The world is drastically different today from what it was my mother went to school and when I went to school; therefore, schools today should be drastically different from what they were then. We say we are promoting 21st century skills, but are we really?  When we are focused on the “skills” required by the standardized tests, are we really promoting collaboration, critical thinking, and creative problem-solving when there is always only one right answer in a multiple choice question.

Our curriculum should provide for opportunities to learn in a variety of ways addressing what Gardner calls the multiple intelligences.  It should allow for student choice – something educators have discussed at length.  It should develop global skills such as collaboration, communication, critical thinking, creative problem solving, and digital literacy.  It should teach them flexibility.  It should inspire students to be lifelong learners, for the world of knowledge will grow exponentially in their lifetimes, in fact for some, exponentially before they graduate from high school!

Some of you may be familiar with the “Did You Know” YouTube videos.  This one is the most recent and certainly warrants another look:

Did You Know 2014 . . . Shift Happens
https://www.youtube.com/watch?v=XrJjfDUzD7M

There’s an old saying about not throwing the baby out with the bath water . . .

Some of the good old fashioned lessons from the past should remain in the schools – not just the content of numeracy, literacy, etc. but also citizenship, respect, and community service/service-learning.  The pendulum doesn’t always have to swing so far . . .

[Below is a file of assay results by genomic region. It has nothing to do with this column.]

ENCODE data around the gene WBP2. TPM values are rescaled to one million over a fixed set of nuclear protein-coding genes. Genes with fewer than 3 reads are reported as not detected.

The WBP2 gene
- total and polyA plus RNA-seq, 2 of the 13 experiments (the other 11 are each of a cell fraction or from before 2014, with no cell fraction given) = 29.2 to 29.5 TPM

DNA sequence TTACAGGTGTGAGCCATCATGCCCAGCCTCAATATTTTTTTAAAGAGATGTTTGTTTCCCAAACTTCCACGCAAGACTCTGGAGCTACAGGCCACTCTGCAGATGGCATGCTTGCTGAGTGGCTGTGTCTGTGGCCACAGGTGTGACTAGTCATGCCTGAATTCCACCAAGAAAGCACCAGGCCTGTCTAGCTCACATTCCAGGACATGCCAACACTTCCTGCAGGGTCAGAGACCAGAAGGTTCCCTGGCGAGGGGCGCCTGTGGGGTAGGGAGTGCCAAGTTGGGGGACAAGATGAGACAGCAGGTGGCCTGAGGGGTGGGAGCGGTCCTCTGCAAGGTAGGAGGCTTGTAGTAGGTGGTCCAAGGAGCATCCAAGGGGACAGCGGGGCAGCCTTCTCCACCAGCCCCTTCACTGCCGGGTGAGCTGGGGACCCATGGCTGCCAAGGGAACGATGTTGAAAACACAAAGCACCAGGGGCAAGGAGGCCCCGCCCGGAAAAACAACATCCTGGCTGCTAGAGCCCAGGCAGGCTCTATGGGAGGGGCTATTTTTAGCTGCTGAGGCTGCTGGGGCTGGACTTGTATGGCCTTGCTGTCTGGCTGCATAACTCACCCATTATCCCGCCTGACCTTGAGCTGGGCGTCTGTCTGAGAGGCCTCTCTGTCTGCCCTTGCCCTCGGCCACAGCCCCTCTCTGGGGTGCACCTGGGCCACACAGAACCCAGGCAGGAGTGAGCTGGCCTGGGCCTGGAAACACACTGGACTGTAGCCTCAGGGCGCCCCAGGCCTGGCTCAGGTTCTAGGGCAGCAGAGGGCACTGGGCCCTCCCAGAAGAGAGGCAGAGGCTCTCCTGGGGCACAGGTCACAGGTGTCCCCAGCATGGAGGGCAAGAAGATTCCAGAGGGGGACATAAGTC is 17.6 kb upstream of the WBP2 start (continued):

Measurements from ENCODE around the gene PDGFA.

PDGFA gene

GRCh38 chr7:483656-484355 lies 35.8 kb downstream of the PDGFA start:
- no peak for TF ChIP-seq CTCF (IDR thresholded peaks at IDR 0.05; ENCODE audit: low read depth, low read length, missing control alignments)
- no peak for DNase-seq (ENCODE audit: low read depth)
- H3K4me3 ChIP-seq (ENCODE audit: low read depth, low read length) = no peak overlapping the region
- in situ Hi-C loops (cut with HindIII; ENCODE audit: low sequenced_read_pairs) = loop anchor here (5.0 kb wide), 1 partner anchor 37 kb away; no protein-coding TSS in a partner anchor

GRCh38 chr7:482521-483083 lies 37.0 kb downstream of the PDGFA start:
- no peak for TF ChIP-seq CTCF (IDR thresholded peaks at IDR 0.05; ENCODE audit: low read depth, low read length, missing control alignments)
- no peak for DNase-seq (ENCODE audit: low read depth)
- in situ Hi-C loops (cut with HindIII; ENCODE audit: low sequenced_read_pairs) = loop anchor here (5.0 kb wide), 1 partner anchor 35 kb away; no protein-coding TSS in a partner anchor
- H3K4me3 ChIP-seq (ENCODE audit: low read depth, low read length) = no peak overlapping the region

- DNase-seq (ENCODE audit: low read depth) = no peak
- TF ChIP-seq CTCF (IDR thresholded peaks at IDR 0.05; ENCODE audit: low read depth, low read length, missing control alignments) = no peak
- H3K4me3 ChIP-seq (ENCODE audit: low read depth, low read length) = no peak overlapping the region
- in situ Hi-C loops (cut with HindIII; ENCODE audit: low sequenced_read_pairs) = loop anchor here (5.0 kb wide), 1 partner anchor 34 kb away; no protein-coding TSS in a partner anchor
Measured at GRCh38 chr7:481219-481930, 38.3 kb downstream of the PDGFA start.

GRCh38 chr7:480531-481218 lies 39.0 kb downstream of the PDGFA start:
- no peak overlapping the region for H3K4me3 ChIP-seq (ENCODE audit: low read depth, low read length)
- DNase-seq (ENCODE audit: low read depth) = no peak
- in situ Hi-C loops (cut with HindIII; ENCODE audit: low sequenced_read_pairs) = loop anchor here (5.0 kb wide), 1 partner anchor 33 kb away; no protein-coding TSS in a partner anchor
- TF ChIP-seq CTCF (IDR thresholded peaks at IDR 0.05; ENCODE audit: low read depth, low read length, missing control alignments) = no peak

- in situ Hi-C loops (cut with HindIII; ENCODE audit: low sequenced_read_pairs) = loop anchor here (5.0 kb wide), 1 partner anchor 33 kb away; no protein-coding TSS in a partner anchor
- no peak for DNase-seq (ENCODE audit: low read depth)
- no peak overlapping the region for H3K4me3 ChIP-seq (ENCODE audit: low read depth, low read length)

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Posted by on March 2, 2014 in Uncategorized

 

Education Reform

This roller coaster ride we call curriculum reform offers ups and downs, twists and turns, and often brings us close to where we began though certainly not along the same path nor in the same condition.  Some educators ride the rails of reform without any movement at all, as if totally unaffected by the ride.  Others enjoy, in fact embrace, every twist and turn of reform, learning and growing from every challenge set before them.  Is our roller coaster about to take another turn?

Clearly, the vast majority of students still attend public schools.  However, alternatives are offering students and families the education they seek.  Virtual schools, now available in at least a dozen states, offer courses for digital natives such as computer programming, web design, game design, and e-commerce as well as global languages such Mandarin Chinese, Russian, and Arabic.  Do a quick search on virtual schools to see the myriad of resources available.  They aren’t riding the same old roller coaster . . . they are remodeling it!   Creative curriculum design might be hastened by some good old fashioned competition.